Kindle for Kids thoughts, bestselling kindle children's books – 88 cents

On your Kindle, for your kids and grandkids, loads of deals –

  1. 4 Curious George books are available for 88 cents each. The link goes to the author page – You can click ‘Kindle Books’ and 3 of the books on the first page are 88 cents. They are all very well rated. Written by Hans Augusto Rey.
  2. 9 Berenstain Bears books are on offer for just 88 cents each. Most are rated 4.5 stars or 5 stars. The link goes to the Author Page – Please click on ‘Kindle books’ to see the Kindle editions. 7 of those on the first page and 2 of those on the second page are just 88 cents. They’re written by husband-wife pair Stan and Jan Berenstain. 260 million copies have been sold so far.
  3. 5 books in the A to Z Mysteries Series are on offer for 88 cents. Most are rated 5 stars. The link goes to the Author’s Page and again you’ll have to click on ‘Kindle Books’. The first two pages have 4 88 cent books and you might find a few more by searching for ‘A to Z mysteries’ in the Kindle Store.
  4. 8 Magic Tree House books for 88 cents each. It’s the same trick again – The link takes you to the author’s page and you click Kindle books and you get 8 very well rated books for 88 cents each. Written by Mary Pope Osborne.

It’s impressive that for $23 you can get 28 really good children’s books. Anyone who thinks physical books are going to have 75% of the market in 2015 has his eyes wide shut.

Thanks to Petrona at the official kindle forum for the update.

Kindle for Kids thoughts

  1. Breakability is probably still the #1 concern. Both the Kindle screen and the Kindle innards are still too fragile. As Kindles get thinner and compacter it’s even more of a concern.
  2. Lack of Parental controls is probably the #2 concern. Your kid might find something totally inappropriate like one of those werewolf ultra-romance novels. Not only would you have to explain the facts of life you’d have her/him having nightmares about mediterranean princes who turn into werewolves hiding under the bed.
  3. The inability to password protect book purchases is the third big concern.
  4. There are a few games in the iPhone App Store that try to link rewards to good behavior – Life as a RPG. It’d be good to get an app that keeps track of kids’ reading and rewards them with something – perhaps new games to play, perhaps gold stars.
  5. There’s obviously a huge opportunity for apps that teach reading and help improve kids’ vocabulary.
  6. Price-wise we’re getting close enough – $139 is almost low enough for a Kindle for Kids.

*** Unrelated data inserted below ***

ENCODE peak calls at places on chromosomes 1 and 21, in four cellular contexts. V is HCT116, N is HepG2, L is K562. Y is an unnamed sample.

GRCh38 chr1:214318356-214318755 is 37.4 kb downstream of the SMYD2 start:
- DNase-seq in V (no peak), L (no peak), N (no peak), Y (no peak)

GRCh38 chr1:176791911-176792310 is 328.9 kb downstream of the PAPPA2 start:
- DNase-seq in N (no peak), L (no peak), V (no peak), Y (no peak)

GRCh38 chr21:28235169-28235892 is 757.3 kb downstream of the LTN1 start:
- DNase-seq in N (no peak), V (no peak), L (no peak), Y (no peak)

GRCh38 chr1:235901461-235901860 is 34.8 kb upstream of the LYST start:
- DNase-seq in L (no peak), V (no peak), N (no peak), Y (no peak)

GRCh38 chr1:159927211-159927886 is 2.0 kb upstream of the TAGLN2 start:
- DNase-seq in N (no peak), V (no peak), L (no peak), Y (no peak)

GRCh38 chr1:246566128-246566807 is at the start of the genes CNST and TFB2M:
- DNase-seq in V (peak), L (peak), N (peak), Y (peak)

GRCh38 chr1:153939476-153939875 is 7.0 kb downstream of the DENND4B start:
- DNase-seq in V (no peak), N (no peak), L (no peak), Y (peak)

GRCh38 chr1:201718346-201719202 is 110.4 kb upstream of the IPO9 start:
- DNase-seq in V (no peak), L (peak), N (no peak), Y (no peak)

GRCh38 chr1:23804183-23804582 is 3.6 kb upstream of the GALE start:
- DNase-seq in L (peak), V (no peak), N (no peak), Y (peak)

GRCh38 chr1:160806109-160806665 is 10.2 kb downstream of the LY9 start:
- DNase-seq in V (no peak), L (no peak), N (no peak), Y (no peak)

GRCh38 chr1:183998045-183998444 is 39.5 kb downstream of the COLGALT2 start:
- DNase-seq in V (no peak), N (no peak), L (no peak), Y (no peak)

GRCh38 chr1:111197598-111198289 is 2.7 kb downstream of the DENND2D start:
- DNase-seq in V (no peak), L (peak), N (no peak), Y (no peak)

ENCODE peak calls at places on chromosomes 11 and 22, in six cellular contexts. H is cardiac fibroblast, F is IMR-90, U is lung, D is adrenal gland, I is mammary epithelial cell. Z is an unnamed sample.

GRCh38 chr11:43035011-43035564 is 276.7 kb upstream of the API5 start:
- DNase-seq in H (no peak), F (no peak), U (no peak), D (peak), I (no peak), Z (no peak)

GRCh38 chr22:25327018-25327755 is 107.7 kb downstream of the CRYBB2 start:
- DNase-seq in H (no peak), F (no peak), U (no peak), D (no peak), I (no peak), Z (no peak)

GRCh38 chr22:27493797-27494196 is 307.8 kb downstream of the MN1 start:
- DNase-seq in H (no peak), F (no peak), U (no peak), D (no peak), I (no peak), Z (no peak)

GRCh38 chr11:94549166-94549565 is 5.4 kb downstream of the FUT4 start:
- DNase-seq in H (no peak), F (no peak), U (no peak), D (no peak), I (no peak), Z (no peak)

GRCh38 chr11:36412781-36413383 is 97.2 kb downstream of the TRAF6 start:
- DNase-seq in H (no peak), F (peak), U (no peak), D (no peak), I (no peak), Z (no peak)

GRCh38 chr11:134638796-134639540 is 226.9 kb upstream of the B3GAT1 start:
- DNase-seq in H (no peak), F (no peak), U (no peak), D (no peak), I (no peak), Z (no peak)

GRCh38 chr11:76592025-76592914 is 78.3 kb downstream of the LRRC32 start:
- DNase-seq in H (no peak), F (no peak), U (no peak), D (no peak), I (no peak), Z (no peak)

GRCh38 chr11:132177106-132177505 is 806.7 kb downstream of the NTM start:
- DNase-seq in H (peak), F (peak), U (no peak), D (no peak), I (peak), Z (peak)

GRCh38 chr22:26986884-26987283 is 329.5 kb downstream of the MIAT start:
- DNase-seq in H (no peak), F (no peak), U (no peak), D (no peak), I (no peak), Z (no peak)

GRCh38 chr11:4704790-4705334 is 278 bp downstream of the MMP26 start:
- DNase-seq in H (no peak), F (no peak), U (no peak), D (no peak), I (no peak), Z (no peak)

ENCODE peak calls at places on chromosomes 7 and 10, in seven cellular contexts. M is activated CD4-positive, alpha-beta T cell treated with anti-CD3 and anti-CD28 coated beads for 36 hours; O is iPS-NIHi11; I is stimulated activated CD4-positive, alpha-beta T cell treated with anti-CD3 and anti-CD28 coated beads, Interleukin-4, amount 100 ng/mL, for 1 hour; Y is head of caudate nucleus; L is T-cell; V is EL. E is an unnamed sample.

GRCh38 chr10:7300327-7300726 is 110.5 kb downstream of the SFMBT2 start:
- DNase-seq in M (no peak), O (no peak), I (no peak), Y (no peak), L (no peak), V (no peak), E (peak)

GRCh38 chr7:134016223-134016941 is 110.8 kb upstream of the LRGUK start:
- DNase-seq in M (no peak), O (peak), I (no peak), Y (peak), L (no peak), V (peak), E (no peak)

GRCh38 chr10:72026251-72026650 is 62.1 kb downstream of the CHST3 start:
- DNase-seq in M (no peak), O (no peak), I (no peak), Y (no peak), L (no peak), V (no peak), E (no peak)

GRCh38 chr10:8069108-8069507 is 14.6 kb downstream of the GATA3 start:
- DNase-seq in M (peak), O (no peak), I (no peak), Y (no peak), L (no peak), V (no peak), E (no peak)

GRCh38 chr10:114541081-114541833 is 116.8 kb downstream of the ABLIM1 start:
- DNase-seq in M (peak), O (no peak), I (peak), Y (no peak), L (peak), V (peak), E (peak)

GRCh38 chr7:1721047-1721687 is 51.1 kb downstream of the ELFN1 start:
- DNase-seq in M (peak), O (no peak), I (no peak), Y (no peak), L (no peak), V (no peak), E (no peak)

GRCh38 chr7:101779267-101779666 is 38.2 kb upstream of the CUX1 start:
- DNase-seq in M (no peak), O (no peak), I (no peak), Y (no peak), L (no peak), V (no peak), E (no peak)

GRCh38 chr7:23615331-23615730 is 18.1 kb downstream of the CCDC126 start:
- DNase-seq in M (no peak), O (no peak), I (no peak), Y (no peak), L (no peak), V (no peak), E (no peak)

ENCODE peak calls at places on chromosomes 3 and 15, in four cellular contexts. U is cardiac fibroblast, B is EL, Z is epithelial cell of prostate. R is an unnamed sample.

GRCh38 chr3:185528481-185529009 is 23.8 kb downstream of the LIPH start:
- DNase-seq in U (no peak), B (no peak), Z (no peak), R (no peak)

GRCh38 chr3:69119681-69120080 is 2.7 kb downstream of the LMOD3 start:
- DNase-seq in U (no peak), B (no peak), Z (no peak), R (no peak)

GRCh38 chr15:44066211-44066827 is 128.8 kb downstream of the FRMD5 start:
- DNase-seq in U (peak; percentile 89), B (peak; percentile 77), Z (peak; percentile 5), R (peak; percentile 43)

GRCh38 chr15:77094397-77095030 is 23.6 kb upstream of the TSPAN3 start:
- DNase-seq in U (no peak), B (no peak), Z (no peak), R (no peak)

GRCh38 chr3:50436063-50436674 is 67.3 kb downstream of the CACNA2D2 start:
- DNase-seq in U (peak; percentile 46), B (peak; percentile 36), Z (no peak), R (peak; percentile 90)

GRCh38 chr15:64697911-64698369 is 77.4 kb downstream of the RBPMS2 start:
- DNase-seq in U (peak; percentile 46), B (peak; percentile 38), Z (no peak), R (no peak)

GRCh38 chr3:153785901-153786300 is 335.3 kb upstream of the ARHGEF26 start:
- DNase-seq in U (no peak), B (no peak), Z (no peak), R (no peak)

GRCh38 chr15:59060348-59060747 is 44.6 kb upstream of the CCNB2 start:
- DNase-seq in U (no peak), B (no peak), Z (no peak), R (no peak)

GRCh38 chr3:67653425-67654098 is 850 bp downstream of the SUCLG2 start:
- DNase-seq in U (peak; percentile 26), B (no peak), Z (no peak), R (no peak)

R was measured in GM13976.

7. The Internet is a concern – It’d almost be a good idea to have an option to turn WiFi and/or the browser off.
  8. Simplified Menus and options. Actually, the Kindle is already close.
  9. Better text to speech quality and more options in terms of speed of speaking. Perhaps even a pronunciation guide.

Can’t decide whether having a Kindle as a kid would be the coolest thing ever or it’d be better to have a library and lots of bookshelves. Perhaps kids should have both – Books lining up the shelves of their rooms and Kindles they can take to school.

Nook Color is actually making a very strong push in children’s books. Ran into yet another review that starts with ‘wasn’t expecting much’ and ends with ‘it’s good and it’s half the price of an iPad’. Both Steve Jobs and Mr. Bezos need to start getting their answer to the Nook Color in place.

6 thoughts on “Kindle for Kids thoughts, bestselling kindle children's books – 88 cents”

  1. I have to agree that children’s books is a huge area of potential. I very, very rarely buy a book for myself — instead opting for free books — but I thought nothing of forking out a few bucks just now to get some 88-cent books to read to my 5-year-old.

    True, a picture book on the Kindle isn’t the most exciting thing ever, but I guarantee my son will be more than happy to have picture or chapter books read to him from the Kindle. This will be especially nice when we are away from home and don’t have much in the way of entertainment on hand.

  2. My kids love all these series. Highly recommend A-Z Mysteries and The Magic Tree House for kids in first grade or older.

  3. My daughter loves physical books. Part of me thinks it would be great to have a Kids Kindle (something in colour as younger kids especially love colour pics, something very durable and fun) but then how would you replicate something like a pop-up book?

    A touchscreen kindle would be useful so kids could tap on a single word and have it read back to them. This could help with learning to read. My daughter is at this stage and gets me to repeat words over and over which can get a little tedious at times but useful for her! A kindle that could do stuff like that would be awesome but I think it really needs to be very well thought out to appeal to children of all ages.

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